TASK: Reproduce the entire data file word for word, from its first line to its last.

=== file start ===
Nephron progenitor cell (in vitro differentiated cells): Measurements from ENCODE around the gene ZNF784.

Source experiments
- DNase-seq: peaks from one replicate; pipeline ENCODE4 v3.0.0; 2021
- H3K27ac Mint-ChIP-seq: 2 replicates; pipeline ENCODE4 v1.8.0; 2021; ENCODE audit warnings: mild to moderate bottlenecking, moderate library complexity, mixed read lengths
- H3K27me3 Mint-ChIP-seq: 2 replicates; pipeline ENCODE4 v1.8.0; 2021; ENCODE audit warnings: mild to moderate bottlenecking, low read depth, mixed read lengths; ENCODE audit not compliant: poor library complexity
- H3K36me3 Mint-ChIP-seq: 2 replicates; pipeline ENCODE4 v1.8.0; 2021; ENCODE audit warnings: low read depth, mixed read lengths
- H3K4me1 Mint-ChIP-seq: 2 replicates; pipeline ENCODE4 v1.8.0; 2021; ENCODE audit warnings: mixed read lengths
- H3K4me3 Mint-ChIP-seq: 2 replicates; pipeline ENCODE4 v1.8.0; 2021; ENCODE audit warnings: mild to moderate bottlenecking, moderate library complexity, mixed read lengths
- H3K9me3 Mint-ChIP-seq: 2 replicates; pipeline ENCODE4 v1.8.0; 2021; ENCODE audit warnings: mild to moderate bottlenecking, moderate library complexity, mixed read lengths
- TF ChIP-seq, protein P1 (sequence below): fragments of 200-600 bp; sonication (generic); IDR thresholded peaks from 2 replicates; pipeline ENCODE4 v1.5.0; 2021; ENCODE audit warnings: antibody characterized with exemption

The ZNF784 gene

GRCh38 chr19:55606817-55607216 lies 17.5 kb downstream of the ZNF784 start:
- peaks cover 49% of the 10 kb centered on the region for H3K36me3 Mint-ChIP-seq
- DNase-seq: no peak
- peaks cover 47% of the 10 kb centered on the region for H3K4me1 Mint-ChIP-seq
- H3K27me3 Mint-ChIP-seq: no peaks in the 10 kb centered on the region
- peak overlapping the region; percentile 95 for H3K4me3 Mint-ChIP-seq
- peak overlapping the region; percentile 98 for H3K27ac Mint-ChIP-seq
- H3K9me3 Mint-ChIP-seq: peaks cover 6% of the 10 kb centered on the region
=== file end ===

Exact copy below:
Nephron progenitor cell (in vitro differentiated cells): Measurements from ENCODE around the gene ZNF784.

Source experiments
- DNase-seq: peaks from one replicate; pipeline ENCODE4 v3.0.0; 2021
- H3K27ac Mint-ChIP-seq: 2 replicates; pipeline ENCODE4 v1.8.0; 2021; ENCODE audit warnings: mild to moderate bottlenecking, moderate library complexity, mixed read lengths
- H3K27me3 Mint-ChIP-seq: 2 replicates; pipeline ENCODE4 v1.8.0; 2021; ENCODE audit warnings: mild to moderate bottlenecking, low read depth, mixed read lengths; ENCODE audit not compliant: poor library complexity
- H3K36me3 Mint-ChIP-seq: 2 replicates; pipeline ENCODE4 v1.8.0; 2021; ENCODE audit warnings: low read depth, mixed read lengths
- H3K4me1 Mint-ChIP-seq: 2 replicates; pipeline ENCODE4 v1.8.0; 2021; ENCODE audit warnings: mixed read lengths
- H3K4me3 Mint-ChIP-seq: 2 replicates; pipeline ENCODE4 v1.8.0; 2021; ENCODE audit warnings: mild to moderate bottlenecking, moderate library complexity, mixed read lengths
- H3K9me3 Mint-ChIP-seq: 2 replicates; pipeline ENCODE4 v1.8.0; 2021; ENCODE audit warnings: mild to moderate bottlenecking, moderate library complexity, mixed read lengths
- TF ChIP-seq, protein P1 (sequence below): fragments of 200-600 bp; sonication (generic); IDR thresholded peaks from 2 replicates; pipeline ENCODE4 v1.5.0; 2021; ENCODE audit warnings: antibody characterized with exemption

The ZNF784 gene

GRCh38 chr19:55606817-55607216 lies 17.5 kb downstream of the ZNF784 start:
- peaks cover 49% of the 10 kb centered on the region for H3K36me3 Mint-ChIP-seq
- DNase-seq: no peak
- peaks cover 47% of the 10 kb centered on the region for H3K4me1 Mint-ChIP-seq
- H3K27me3 Mint-ChIP-seq: no peaks in the 10 kb centered on the region
- peak overlapping the region; percentile 95 for H3K4me3 Mint-ChIP-seq
- peak overlapping the region; percentile 98 for H3K27ac Mint-ChIP-seq
- H3K9me3 Mint-ChIP-seq: peaks cover 6% of the 10 kb centered on the region